Penicillin has been called the greatest advancement in the history of medicine.
Since its discovery in 1928, penicillin, the world’s first antibiotic, has saved millions of people from dying of pneumonia, tuberculosis, rheumatic fever, strep, and other previously untreatable bacterial illnesses.
One researcher estimated that penicillin has prevented some 200 million deaths. That’s the equivalent of saving the life of every American living east of the Mississippi River.
Here’s another little-known fact about penicillin: It’s discoverer, Alexander Fleming, wasn’t trying to find a cure for bacterial diseases.
He was actually searching for a flu treatment. Penicillin works wonders against bacterial illnesses, but it doesn’t do a thing against the flu and other viruses.
Nearly 100 years later, doctors still haven’t gotten the message. They continue to prescribe antibiotics to patients with viral illnesses. They’re at it again with the coronavirus.
A new study published in the journal Infection Control & Hospital Epidemiology found that doctors prescribed antibiotics to 71% of the COVID-19 patients treated at a major New York hospital.
Dr. Priya Nori is an infectious disease expert and was the study’s lead researcher. She explained that when you have a severe case of COVID-19, the symptoms can look like bacterial pneumonia. Many doctors quickly prescribe antibiotics to coronavirus patients rather than wait for test results to reveal if their illness is caused by a bacteria or a virus.
Dr. Cornelius Clancy is a spokesperson for the Infectious Diseases Society of America. He said Dr. Nori’s study “is not an outlier.” He explained that researchers have found a consistent pattern of some hospitals prescribing antibiotics to about 70% of COVID-19 patients.
Overuse of Antibiotics Is Deadly
American physicians write 47 million unnecessary prescriptions for antibiotics each year, according to the Centers for Disease Control and Prevention. Almost all are for viral respiratory illnesses like colds and flu…and now COVID-19.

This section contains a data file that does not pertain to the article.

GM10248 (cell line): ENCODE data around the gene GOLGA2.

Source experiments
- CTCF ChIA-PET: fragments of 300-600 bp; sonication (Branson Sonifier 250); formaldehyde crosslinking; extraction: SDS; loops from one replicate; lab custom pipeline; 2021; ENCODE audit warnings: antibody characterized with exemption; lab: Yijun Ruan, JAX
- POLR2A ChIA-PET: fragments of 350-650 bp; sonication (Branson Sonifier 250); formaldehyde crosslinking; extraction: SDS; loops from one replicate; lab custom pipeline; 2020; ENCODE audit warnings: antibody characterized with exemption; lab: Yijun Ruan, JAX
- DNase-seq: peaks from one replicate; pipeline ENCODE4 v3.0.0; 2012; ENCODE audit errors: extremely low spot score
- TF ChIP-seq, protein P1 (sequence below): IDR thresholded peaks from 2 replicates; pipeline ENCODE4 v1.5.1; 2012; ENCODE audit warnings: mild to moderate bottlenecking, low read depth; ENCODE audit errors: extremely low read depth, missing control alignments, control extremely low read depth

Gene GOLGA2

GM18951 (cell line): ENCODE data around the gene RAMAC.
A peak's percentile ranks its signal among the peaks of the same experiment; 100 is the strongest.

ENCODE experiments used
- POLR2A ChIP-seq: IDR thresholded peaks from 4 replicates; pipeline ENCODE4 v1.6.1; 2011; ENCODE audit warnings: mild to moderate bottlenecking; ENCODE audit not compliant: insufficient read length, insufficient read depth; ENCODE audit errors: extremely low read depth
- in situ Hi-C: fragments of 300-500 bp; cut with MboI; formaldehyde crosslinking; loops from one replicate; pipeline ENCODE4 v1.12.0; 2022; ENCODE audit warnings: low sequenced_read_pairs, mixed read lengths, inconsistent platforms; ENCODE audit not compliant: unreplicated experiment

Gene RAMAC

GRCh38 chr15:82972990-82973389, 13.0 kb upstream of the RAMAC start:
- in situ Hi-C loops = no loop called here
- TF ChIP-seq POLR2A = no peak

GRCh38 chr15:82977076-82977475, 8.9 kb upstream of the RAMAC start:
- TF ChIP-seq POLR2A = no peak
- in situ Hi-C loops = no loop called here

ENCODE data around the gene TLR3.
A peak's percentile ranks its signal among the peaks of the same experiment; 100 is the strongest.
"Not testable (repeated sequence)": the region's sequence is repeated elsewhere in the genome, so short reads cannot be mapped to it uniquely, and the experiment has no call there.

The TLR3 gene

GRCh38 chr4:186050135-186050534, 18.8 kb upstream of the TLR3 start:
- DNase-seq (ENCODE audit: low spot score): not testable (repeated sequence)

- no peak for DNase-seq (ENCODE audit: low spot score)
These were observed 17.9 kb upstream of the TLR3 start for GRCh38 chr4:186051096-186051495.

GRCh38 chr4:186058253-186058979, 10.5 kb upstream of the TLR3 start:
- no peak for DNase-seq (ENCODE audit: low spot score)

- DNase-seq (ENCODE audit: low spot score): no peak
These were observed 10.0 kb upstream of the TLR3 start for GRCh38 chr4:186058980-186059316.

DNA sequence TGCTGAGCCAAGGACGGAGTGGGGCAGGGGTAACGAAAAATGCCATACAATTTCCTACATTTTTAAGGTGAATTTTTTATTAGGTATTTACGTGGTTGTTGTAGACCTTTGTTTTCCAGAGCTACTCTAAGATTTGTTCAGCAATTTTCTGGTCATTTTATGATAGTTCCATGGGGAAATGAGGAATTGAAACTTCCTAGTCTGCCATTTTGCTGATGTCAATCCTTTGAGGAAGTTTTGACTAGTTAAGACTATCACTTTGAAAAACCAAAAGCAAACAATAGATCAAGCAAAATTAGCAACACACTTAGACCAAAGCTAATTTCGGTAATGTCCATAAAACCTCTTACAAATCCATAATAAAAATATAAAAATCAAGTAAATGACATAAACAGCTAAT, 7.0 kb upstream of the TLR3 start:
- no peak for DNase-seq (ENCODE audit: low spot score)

Doctors know that respiratory ailments are almost always caused by viruses and that antibiotics will have no effect on them. But they prescribe the drugs anyway.
Why is this?
The answer boils down to two words: Defensive medicine.
When a patient comes down with respiratory infection symptoms, there’s a small chance it could be due to bacterial pneumonia. It’s serious and can be life threatening. And antibiotics do treat it.
So out of fear they could be hit with a malpractice suit, doctors reach for their prescription pad.
The resulting antibiotic overuse has given rise to something just as lethal as pneumonia: antibiotic-resistant germs. They are virtually untreatable. These superbugs now kill more than 35,000 Americans a year.
What’s more, unnecessary antibiotics needlessly expose patients to side effects.
Antibiotics can cause permanent, disabling damage to muscles, joints, and nerves. And they destroy beneficial probiotic gut bacteria that are important for digestion, immunity, and brain function. They have been linked to cancer and type 2 diabetes. You don’t want to take antibiotics unless you absolutely have to.
Make Sure You Really Need Antibiotics Before Taking Them
Dr. Clancy said that too many Americans expect to get antibiotics whenever they are sick. “Don’t go to the doctor expecting to get an antibiotic… If you’re diagnosed with COVID-19 and you don’t get an antibiotic, your doctor is doing the right thing.”
If your doctor wants you to take an antibiotic, make sure there is clear evidence that you have a bacterial illness. Ask for a lab test to confirm the diagnosis.
Antibiotics are double-edged sword. They can save your life…but when you take them needlessly, they can ruin your health.
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